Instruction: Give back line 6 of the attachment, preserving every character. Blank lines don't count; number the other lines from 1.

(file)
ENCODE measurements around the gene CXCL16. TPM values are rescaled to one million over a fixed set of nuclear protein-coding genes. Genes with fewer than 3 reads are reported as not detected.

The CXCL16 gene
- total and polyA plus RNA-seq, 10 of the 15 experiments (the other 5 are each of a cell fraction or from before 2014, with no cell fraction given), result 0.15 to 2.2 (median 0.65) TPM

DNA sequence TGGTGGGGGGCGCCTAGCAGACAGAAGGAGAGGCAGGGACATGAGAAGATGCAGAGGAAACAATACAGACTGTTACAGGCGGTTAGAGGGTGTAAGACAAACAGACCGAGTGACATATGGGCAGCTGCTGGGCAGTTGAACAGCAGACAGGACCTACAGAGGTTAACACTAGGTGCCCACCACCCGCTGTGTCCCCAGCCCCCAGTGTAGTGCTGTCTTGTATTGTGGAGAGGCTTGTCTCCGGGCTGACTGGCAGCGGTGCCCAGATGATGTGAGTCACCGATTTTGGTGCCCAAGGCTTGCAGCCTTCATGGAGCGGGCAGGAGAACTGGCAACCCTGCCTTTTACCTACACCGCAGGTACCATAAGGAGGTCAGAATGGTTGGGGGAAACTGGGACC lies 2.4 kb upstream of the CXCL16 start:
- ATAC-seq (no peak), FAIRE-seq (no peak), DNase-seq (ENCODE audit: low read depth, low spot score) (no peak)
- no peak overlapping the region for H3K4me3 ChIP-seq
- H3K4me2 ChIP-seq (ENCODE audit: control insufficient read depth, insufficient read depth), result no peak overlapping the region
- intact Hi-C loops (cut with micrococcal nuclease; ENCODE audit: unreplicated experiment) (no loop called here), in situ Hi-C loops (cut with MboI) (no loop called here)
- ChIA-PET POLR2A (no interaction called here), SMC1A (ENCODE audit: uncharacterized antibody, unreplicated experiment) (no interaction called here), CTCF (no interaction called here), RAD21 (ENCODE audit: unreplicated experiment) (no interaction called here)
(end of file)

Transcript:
- no peak overlapping the region for H3K4me3 ChIP-seq